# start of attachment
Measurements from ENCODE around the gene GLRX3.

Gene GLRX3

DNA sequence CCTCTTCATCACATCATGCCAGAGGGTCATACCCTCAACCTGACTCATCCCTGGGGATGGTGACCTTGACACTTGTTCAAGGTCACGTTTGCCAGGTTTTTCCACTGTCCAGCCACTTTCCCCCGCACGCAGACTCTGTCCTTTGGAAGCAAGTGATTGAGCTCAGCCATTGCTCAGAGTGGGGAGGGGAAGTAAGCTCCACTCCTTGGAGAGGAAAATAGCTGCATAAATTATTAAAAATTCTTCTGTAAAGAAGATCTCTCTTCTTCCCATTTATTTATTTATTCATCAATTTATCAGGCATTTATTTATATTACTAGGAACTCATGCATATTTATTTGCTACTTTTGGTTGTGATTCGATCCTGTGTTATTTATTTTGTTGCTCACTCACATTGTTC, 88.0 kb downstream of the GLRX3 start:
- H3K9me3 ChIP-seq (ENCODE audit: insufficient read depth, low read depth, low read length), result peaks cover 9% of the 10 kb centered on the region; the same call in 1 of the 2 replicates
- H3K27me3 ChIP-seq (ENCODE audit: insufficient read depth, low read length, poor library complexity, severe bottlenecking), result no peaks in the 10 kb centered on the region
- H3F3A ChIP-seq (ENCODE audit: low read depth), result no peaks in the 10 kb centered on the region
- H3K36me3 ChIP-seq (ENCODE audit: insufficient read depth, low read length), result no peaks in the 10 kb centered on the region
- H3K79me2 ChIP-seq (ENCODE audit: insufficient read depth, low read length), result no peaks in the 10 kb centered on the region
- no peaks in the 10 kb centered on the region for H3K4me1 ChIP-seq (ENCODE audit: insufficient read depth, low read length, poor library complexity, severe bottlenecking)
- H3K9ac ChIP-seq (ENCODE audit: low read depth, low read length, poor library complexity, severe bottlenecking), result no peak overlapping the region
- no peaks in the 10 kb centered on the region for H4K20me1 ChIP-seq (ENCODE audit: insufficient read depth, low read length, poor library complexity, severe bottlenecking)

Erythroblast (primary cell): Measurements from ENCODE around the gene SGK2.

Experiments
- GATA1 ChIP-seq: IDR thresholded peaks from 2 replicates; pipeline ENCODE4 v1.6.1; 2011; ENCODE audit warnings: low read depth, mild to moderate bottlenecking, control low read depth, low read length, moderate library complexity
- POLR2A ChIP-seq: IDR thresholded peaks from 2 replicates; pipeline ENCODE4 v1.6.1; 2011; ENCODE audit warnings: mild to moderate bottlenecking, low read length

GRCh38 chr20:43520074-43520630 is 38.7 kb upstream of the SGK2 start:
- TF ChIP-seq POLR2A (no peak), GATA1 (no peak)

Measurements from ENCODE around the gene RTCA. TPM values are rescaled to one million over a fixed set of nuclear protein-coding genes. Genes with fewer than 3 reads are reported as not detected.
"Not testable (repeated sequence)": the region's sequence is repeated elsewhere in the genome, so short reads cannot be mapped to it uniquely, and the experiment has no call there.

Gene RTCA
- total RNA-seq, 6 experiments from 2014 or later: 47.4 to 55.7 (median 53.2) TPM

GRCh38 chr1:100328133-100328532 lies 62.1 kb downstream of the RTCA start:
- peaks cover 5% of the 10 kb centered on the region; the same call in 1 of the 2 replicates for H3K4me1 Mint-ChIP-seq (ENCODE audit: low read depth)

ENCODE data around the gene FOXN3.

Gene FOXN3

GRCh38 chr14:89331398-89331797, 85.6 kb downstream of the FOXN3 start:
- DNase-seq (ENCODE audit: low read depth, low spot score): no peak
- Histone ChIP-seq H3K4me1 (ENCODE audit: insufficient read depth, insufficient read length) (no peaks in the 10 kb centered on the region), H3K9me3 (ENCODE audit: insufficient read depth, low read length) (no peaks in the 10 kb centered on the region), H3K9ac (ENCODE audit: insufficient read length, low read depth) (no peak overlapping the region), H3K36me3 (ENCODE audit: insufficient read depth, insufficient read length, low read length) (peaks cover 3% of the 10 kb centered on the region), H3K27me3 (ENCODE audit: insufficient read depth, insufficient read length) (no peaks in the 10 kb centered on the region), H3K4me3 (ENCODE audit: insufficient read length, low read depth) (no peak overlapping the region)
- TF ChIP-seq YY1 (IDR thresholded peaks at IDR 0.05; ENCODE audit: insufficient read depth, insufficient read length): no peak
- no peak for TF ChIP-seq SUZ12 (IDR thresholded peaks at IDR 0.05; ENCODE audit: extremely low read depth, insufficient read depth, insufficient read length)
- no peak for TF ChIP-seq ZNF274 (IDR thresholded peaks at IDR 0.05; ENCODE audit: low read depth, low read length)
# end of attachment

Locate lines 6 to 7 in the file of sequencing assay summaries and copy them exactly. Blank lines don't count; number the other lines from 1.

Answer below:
- H3F3A ChIP-seq (ENCODE audit: low read depth), result no peaks in the 10 kb centered on the region
- H3K36me3 ChIP-seq (ENCODE audit: insufficient read depth, low read length), result no peaks in the 10 kb centered on the region